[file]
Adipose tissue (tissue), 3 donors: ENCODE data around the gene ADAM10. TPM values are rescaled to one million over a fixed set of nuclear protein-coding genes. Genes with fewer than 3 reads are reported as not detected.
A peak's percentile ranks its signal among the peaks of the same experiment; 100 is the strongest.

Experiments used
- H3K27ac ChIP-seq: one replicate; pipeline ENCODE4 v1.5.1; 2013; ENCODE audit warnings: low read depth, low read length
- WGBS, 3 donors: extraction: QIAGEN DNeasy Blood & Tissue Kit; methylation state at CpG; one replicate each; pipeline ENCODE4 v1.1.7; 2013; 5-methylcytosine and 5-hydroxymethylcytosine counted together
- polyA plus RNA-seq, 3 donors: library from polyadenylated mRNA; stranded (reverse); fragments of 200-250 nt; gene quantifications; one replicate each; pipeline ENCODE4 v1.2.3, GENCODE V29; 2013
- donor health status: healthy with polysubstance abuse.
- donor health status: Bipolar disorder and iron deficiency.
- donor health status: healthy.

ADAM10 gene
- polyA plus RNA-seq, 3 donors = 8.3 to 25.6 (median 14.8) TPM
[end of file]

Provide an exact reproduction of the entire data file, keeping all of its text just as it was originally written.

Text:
Adipose tissue (tissue), 3 donors: ENCODE data around the gene ADAM10. TPM values are rescaled to one million over a fixed set of nuclear protein-coding genes. Genes with fewer than 3 reads are reported as not detected.
A peak's percentile ranks its signal among the peaks of the same experiment; 100 is the strongest.

Experiments used
- H3K27ac ChIP-seq: one replicate; pipeline ENCODE4 v1.5.1; 2013; ENCODE audit warnings: low read depth, low read length
- WGBS, 3 donors: extraction: QIAGEN DNeasy Blood & Tissue Kit; methylation state at CpG; one replicate each; pipeline ENCODE4 v1.1.7; 2013; 5-methylcytosine and 5-hydroxymethylcytosine counted together
- polyA plus RNA-seq, 3 donors: library from polyadenylated mRNA; stranded (reverse); fragments of 200-250 nt; gene quantifications; one replicate each; pipeline ENCODE4 v1.2.3, GENCODE V29; 2013
- donor health status: healthy with polysubstance abuse.
- donor health status: Bipolar disorder and iron deficiency.
- donor health status: healthy.

ADAM10 gene
- polyA plus RNA-seq, 3 donors = 8.3 to 25.6 (median 14.8) TPM